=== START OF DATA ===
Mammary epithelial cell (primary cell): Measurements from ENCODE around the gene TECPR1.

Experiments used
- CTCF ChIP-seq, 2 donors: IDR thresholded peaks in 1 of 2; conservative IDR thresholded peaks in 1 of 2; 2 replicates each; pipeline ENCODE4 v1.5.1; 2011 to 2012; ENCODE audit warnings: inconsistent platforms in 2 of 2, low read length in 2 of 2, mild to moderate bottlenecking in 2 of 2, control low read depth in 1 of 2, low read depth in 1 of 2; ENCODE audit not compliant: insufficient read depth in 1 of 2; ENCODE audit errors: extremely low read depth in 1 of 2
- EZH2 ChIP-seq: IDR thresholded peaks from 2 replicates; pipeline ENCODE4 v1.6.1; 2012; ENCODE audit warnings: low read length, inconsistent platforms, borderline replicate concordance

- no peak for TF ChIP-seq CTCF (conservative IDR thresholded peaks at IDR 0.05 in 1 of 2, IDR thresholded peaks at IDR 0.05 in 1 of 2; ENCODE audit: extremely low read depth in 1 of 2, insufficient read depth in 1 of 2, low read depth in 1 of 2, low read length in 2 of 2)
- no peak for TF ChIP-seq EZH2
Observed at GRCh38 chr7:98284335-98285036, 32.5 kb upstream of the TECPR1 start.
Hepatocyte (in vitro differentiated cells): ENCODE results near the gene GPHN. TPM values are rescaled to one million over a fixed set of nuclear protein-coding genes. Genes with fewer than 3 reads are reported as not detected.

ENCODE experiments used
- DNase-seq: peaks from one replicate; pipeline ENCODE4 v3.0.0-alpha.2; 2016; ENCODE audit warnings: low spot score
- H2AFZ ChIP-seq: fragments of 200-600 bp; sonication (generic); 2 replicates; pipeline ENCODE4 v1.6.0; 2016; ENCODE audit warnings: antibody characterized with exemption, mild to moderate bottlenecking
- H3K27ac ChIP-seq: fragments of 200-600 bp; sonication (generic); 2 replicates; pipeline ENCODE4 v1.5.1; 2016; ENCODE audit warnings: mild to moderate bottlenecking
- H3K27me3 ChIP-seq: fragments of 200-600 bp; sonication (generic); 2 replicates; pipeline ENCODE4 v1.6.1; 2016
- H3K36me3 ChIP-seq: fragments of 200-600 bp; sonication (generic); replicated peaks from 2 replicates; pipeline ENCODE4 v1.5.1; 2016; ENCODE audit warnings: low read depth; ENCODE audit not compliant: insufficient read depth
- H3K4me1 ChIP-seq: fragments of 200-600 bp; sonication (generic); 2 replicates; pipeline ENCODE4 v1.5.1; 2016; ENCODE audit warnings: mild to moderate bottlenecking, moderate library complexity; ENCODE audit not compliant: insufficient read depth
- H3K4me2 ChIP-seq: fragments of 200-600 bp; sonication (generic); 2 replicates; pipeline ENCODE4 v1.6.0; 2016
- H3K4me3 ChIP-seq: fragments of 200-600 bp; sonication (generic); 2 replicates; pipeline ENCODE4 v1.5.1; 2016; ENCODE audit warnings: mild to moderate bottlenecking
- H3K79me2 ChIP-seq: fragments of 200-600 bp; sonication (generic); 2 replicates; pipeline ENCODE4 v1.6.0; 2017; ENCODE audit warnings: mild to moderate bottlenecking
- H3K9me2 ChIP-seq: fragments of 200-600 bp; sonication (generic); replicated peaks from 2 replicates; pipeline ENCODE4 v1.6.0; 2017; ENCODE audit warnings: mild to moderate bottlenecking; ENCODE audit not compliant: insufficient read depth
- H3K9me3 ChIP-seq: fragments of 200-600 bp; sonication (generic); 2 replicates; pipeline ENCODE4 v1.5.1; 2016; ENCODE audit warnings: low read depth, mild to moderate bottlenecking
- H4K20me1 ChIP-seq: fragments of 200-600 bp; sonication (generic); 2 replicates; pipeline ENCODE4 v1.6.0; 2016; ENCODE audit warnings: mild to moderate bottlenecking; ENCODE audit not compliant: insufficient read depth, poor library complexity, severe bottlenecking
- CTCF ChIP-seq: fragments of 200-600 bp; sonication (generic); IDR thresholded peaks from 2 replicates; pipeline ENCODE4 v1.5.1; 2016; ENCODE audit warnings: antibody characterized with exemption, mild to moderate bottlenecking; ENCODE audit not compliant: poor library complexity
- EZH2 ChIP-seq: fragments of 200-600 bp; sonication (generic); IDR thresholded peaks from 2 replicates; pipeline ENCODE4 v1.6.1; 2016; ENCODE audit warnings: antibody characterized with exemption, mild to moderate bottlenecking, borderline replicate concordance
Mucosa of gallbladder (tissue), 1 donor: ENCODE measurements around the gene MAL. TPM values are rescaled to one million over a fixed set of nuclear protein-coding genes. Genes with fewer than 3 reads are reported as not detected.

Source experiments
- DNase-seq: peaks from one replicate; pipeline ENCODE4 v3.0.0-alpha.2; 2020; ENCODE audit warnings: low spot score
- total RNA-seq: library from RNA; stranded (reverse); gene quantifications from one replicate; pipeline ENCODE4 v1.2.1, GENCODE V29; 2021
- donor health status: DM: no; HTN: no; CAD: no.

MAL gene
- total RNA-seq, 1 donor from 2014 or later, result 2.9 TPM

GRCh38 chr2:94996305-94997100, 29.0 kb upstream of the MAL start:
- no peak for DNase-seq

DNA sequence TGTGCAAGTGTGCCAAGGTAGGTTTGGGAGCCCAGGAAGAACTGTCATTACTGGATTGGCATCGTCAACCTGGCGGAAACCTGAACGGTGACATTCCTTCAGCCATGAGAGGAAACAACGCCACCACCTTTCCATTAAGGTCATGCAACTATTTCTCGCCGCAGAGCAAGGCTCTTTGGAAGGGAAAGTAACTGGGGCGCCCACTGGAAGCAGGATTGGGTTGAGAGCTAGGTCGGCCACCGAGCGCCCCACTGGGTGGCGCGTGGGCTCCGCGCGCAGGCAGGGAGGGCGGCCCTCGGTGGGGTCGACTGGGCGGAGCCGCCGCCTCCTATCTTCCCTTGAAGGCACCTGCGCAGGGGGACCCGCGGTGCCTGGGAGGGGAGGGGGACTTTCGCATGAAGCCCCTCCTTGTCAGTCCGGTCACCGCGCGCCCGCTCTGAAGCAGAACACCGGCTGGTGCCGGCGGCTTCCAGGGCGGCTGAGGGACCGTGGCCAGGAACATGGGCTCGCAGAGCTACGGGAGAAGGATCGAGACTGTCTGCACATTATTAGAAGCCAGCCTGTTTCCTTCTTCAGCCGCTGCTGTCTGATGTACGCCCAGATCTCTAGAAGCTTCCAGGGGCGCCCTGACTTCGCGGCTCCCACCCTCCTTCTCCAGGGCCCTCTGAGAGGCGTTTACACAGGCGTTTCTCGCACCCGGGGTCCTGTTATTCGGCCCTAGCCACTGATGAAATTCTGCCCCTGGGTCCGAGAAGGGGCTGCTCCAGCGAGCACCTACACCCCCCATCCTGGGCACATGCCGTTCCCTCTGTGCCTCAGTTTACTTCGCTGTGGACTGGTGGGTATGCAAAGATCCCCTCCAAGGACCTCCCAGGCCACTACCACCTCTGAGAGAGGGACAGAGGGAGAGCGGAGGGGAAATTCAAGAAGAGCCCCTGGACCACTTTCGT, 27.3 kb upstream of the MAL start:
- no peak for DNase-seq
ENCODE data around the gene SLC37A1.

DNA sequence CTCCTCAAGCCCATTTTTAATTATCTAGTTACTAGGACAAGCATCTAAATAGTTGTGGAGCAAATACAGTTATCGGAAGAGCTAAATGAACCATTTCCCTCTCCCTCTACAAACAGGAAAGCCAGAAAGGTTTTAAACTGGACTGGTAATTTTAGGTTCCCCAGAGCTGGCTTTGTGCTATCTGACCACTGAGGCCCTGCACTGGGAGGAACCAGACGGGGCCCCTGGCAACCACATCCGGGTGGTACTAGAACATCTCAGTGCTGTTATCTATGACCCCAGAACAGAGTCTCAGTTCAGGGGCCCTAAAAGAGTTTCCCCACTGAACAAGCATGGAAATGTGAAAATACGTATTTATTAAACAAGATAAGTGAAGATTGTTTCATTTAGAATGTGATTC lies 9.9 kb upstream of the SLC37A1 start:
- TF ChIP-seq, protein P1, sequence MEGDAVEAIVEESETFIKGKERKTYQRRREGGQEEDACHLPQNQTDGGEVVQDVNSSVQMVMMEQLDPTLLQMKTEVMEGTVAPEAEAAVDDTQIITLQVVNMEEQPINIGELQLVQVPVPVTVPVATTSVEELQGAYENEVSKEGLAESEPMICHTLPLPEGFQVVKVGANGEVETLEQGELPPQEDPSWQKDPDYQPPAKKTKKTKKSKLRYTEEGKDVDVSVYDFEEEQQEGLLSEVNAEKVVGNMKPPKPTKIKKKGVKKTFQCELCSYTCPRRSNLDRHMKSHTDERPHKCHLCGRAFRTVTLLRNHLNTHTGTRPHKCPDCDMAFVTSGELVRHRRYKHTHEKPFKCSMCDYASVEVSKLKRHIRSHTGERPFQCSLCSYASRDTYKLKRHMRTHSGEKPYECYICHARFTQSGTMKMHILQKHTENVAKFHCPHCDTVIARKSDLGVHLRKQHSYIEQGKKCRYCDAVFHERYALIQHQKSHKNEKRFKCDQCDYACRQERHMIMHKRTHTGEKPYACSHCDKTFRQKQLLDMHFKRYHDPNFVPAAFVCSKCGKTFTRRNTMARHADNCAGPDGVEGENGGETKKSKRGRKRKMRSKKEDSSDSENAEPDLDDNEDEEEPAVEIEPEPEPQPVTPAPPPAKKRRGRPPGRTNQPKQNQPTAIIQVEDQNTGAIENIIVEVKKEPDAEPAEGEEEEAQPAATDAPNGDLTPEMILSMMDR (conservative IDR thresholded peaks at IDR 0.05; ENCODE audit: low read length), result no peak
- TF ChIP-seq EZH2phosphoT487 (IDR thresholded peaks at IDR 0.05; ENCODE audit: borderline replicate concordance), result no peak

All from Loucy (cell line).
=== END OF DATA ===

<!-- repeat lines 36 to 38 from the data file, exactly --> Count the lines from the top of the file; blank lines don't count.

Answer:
DNA sequence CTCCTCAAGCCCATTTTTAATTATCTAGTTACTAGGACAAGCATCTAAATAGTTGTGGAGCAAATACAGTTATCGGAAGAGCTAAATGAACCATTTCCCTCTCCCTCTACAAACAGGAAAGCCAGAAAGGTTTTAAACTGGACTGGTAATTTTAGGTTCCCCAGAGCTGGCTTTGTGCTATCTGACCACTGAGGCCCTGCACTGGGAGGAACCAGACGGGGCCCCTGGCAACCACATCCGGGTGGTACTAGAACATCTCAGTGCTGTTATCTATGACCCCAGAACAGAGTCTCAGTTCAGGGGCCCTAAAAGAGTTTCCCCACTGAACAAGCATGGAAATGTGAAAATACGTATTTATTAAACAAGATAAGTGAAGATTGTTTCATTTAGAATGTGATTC lies 9.9 kb upstream of the SLC37A1 start:
- TF ChIP-seq, protein P1, sequence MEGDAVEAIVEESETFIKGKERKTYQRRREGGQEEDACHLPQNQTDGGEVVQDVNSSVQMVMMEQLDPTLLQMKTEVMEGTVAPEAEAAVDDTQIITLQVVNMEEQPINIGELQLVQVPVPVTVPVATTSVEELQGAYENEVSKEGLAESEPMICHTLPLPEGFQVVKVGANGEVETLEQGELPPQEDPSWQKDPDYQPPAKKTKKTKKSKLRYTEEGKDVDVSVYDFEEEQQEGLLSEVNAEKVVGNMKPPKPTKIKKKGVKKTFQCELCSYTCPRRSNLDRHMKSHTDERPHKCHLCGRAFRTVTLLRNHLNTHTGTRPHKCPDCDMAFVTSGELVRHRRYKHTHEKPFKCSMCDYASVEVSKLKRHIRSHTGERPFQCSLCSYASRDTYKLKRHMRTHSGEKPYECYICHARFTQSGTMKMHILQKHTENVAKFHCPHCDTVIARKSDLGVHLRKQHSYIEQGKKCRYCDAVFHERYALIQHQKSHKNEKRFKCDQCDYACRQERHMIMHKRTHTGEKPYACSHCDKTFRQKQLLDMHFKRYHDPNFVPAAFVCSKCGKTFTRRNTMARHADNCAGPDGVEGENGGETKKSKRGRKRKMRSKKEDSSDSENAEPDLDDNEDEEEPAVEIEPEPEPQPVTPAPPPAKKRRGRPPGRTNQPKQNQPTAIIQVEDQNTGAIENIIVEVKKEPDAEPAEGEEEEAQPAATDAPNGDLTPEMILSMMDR (conservative IDR thresholded peaks at IDR 0.05; ENCODE audit: low read length), result no peak
- TF ChIP-seq EZH2phosphoT487 (IDR thresholded peaks at IDR 0.05; ENCODE audit: borderline replicate concordance), result no peak